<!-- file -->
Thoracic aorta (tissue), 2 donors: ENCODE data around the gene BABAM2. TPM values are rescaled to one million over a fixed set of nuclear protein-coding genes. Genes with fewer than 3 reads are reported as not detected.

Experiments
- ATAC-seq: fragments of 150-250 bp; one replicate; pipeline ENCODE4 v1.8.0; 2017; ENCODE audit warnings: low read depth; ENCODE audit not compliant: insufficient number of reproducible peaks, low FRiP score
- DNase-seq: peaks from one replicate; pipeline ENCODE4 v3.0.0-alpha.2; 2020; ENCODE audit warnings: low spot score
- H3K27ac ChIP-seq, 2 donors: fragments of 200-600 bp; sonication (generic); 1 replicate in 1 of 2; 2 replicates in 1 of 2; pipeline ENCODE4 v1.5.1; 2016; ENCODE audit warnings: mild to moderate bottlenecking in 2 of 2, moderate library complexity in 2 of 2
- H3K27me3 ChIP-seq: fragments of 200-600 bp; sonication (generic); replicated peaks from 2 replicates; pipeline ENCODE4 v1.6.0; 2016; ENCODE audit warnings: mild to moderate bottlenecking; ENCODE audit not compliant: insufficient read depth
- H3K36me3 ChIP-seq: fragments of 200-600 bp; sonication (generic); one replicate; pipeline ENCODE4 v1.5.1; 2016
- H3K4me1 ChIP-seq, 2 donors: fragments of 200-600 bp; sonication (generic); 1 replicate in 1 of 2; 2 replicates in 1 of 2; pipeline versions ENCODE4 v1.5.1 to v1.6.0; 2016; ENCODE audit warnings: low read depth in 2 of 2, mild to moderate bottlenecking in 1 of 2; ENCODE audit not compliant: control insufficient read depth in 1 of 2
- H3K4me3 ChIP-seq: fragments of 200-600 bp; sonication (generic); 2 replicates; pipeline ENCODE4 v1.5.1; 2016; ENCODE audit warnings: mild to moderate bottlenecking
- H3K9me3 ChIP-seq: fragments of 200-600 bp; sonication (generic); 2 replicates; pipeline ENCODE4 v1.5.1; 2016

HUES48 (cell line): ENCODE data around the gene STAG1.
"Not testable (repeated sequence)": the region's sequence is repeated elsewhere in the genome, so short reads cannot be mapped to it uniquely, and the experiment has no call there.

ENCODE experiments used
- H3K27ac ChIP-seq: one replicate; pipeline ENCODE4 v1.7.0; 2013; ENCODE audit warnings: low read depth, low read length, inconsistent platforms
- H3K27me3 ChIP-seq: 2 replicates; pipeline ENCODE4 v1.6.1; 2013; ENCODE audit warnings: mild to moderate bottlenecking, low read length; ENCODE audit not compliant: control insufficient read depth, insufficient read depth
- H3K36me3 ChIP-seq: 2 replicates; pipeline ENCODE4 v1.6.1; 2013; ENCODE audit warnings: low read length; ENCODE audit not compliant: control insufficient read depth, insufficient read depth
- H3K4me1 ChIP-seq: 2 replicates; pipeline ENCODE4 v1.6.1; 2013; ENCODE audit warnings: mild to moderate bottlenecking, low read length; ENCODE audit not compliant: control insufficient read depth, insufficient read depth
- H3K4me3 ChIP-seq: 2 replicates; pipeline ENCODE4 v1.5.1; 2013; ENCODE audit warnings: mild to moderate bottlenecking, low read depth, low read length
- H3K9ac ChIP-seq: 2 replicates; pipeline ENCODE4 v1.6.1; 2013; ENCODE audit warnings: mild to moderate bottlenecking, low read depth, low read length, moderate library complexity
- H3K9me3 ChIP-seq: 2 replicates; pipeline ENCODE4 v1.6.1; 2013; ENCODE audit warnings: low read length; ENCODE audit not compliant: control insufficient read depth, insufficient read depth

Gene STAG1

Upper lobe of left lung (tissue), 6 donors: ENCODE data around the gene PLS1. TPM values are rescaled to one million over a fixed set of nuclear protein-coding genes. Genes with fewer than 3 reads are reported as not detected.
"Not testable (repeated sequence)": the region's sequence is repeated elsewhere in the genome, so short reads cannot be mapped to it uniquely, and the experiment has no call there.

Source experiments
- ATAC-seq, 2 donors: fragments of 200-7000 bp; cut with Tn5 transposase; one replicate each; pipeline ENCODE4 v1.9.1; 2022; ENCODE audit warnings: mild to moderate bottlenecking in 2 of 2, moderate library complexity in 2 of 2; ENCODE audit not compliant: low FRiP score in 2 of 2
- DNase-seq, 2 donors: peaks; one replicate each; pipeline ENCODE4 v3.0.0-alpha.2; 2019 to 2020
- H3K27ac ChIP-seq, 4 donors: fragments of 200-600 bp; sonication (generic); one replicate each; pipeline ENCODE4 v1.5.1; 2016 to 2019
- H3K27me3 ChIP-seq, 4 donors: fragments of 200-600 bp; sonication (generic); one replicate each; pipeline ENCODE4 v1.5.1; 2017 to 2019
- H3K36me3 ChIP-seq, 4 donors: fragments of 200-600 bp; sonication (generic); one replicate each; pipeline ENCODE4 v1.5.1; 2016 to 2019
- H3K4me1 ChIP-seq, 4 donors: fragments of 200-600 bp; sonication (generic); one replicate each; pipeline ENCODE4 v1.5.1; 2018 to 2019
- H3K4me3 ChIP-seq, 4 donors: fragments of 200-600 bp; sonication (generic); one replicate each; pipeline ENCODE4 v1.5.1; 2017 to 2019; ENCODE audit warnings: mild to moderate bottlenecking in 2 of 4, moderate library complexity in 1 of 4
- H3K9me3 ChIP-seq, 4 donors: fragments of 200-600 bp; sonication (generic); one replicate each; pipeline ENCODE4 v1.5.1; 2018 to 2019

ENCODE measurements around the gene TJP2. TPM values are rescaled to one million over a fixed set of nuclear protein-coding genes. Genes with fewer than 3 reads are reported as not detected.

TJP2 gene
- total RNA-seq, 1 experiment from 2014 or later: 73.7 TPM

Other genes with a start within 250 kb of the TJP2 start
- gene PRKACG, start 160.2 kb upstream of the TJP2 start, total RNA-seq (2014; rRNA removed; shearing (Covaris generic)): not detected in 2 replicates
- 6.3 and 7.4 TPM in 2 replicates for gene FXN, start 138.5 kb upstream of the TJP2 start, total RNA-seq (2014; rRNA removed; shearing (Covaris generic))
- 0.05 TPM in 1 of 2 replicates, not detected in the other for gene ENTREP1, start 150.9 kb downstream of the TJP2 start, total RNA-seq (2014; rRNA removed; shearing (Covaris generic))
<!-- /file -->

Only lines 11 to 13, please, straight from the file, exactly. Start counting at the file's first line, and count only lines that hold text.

HUES48 (cell line): ENCODE data around the gene STAG1.
"Not testable (repeated sequence)": the region's sequence is repeated elsewhere in the genome, so short reads cannot be mapped to it uniquely, and the experiment has no call there.

ENCODE experiments used